Where the Arches are Made of Gold
(page 2 of 4)
The brothers wrote a personal letter to Ray Kroc, McDonald’s mercurial owner, passionately expressing their desire. The big man responded by saying he’d heard great things about them from Taylor and that he would consider the request. Not long after, Fred Turner, who would later become CEO of McDonald’s, made an unannounced visit to the Roessler plant.
“Ray Kroc couldn’t have done it without Fred Turner,” confides Ernie. “Fred spent two hours at the plant and he knew more about our operation than I did.”
Turner reported back to Kroc about the work ethic of the brothers. Even with this feather in their caps, it would be five years before Ernie and Chris were offered their own franchise. Later, after they were making a go of it, Ernie asked Turner why it took so long.
“He said, ‘You supplied us with such good hamburger meat [in Hamden and elsewhere]. How were we ever going to replace you?’”
Although the brothers were initially offered franchises everywhere from Kansas City to Rhode Island, they had no intention of leaving Connecticut if they could help it. In 1964, within three months of each other, McDonald’s decided to open restaurants in Meriden, Southington and Waterbury. After studying the local traffic flow, and the future possibilities of Route 8, which runs north and south through the Naugatuck Valley, they decided to take the Waterbury location, at 45 Thomaston Ave. Millions of burgers later, their greatly expanded McDonald’s still sits on the same site.
With Rube Taylor-like sales figures dancing in their heads, the brothers primed the media pump by pouring their own money into an ad campaign.
“No one knew about McDonald’s back then. There were no national ads or ad agency,” says Chris Trefz, who now lives in Westport. “We were on our own. We spent $600 for a full-page ad in the Waterbury Republican and bought air time on radio stations—we must have spent $1,500 for the first week. Waterbury’s mayor, fire chief and police chief all came to the grand opening.”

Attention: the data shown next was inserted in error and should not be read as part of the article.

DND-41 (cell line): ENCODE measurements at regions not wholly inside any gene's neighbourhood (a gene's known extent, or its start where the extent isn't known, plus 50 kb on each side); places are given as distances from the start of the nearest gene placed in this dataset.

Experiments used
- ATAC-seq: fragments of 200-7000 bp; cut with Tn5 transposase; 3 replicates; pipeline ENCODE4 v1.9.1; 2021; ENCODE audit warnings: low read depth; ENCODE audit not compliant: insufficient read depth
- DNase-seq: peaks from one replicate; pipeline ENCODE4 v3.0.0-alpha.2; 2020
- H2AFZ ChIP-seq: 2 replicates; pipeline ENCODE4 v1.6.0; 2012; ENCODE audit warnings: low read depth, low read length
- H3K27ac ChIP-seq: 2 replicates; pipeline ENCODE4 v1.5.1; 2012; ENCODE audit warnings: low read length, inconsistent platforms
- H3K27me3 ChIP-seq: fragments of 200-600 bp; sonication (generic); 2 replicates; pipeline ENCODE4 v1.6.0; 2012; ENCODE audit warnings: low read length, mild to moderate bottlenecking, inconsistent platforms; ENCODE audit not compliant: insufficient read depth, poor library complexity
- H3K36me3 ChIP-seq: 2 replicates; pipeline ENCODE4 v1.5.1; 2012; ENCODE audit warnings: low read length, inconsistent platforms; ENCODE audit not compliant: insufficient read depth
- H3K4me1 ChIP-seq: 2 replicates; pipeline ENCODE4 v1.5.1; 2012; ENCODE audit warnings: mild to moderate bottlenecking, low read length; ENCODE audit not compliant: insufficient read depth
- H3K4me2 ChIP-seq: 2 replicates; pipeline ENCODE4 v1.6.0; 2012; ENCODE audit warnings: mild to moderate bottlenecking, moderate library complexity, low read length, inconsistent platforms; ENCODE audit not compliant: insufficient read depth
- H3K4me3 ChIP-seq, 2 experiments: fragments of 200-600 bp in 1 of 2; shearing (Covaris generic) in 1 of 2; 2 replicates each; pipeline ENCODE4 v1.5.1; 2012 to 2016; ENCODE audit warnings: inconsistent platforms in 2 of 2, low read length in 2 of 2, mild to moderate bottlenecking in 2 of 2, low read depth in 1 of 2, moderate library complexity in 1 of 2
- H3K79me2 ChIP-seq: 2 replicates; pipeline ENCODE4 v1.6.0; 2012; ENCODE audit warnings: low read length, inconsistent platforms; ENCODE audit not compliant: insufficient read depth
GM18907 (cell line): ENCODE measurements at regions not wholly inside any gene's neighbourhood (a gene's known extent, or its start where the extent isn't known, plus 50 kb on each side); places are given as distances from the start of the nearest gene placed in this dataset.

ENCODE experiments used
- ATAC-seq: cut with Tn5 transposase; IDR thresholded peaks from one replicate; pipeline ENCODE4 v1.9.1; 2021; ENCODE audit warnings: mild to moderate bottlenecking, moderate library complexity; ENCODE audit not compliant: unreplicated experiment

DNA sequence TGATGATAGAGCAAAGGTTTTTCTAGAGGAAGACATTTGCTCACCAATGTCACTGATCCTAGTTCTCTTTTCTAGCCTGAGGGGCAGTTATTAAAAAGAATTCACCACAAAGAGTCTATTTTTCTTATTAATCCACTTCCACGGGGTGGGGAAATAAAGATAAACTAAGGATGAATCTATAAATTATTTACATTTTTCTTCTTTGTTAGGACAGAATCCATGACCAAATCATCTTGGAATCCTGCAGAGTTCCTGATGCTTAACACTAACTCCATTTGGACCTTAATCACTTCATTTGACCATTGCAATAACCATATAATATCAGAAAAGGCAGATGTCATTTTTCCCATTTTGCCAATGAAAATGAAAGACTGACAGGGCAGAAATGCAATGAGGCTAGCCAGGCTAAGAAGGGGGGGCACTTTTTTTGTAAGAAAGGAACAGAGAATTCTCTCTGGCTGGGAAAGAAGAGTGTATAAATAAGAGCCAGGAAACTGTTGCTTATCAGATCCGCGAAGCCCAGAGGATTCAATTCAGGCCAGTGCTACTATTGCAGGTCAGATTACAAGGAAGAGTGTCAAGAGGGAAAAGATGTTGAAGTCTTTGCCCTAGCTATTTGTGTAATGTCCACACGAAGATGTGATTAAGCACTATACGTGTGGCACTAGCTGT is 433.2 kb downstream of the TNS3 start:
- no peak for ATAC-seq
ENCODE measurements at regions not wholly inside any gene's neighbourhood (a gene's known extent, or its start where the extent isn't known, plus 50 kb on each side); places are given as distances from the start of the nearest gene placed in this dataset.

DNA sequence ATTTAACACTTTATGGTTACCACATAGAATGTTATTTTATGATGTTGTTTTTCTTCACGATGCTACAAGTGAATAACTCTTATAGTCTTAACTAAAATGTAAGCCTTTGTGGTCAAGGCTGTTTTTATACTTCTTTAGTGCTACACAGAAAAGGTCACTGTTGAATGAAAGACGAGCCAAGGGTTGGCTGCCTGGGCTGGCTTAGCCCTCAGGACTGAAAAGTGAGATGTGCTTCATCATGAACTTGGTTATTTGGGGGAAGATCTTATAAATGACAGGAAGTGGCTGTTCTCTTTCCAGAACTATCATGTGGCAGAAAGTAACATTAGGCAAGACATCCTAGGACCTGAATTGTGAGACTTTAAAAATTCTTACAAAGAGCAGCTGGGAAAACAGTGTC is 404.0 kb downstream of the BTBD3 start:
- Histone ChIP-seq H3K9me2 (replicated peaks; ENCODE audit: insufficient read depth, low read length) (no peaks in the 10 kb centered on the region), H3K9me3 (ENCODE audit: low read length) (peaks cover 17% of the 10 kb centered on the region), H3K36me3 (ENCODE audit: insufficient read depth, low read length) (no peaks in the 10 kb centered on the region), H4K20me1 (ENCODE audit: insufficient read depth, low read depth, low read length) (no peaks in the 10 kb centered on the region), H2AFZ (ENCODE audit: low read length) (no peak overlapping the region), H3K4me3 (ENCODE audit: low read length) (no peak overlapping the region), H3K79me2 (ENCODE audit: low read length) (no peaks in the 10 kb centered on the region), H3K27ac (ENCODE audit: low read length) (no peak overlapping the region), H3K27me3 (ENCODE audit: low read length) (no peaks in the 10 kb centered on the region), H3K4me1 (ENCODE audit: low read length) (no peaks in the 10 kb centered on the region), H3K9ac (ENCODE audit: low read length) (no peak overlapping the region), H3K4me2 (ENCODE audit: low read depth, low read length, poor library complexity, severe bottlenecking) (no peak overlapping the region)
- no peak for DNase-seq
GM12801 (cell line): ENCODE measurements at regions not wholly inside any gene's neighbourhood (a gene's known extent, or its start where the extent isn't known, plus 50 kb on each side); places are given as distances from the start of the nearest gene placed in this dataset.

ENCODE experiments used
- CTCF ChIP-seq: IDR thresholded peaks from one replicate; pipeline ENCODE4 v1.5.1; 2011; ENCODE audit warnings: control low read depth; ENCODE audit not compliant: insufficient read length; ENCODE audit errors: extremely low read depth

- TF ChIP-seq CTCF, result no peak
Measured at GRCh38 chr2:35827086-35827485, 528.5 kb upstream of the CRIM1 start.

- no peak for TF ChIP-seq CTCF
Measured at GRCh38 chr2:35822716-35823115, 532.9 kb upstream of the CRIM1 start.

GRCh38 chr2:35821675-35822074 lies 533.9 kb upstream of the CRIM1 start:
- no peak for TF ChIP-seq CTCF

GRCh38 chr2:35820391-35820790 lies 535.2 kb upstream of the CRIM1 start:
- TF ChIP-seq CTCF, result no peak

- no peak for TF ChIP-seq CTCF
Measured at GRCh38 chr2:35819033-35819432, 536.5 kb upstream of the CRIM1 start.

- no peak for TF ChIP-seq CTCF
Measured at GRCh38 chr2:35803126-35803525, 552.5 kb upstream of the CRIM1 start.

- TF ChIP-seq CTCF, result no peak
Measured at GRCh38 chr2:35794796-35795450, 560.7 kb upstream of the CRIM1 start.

But, just as clearly as he remembers the cost of his first McDonald’s meal in Hamden, Chris Trefz recalls the first day’s take—the princely sum of $272. (Today, an opening might take in anywhere from $5,000 to $10,000.) In other words, McDonald’s was not an overnight success in those early days. All the marketing was at the discretion, and expense, of the local franchise owners. Although the restaurants were built in similar styles—a hutlike building framed by two giant glass arches—people were not yet familiar with the look. And local competition, from the likes of Howdy Burger and Hubie Burger and another fledgling national chain, Burger Chef, was fierce.
“We lost a lot of money on the first restaurant but we fought like hell to get a second one,” says Ernie. “Three years later, we were given a franchise in Danbury.”
“It opened on June 9, 1967,” chimes in Chris, a stickler for numbers.
Soon thereafter, the brothers got a second Waterbury franchise, on Lakewood Avenue, then one in Greenwich and one in Somers, N.Y. The latter two were what Ernie calls “home runs.”
At some point early in this period, the brothers realized that they had to quit their jobs with Roessler. Up to then, they’d tried to keep both jobs going by alternating day and night shifts at the plant, with one or the other driving the burger patties to Waterbury each morning and then manning the counter. As their McDonald’s empire began to expand and they became full-timers, they also found themselves managing a host of new employees.
“As we opened the restaurants, we were fortunate to hire good people,” says Ernie. “If one element contributed to our collective success, it was that we figured out the right people.”
He cites Nick Rotas, former Roessler food manager, and a young Carmen Anthony Vacalebre , today a prominent figure in the state’s culinary scene via his five Carmen Anthony restaurants. Vacalebre got his start as the manager of the Thomaston Avenue McDonald’s in May 1966, and he attended McDonald’s University in Oak Brook, Ill. Vacalabre was not the first manager the brothers had hired for the Waterbury unit but, in their view, he was the best and destined for great things.
“The Trefz brothers were my mentors in the business world,” says Vacalebre. “Ernie was a tough and demanding businessman who really held your feet to the fire. He told me he liked to hire Italians because they work so hard.”
Chris Trefz was, to Vacalebre, more of a “Mr. Personality.”
“But I remember he popped into the place one afternoon when it was a mess,” recalls Vacalebre, who was recently inducted into Connecticut’s Restaurant Hall of Fame. “It was just after we had done a $200 hour, which was phenomenal then, and we were shorthanded. But I had made sure everybody who came in got taken care of. Chris reamed me up and down over the mess, and I handed him the keys and was ready to just walk away, but he came back and apologized and thanked me for the hard work. Ernie and Chris were completely different people but they complement each other, even after all these years.”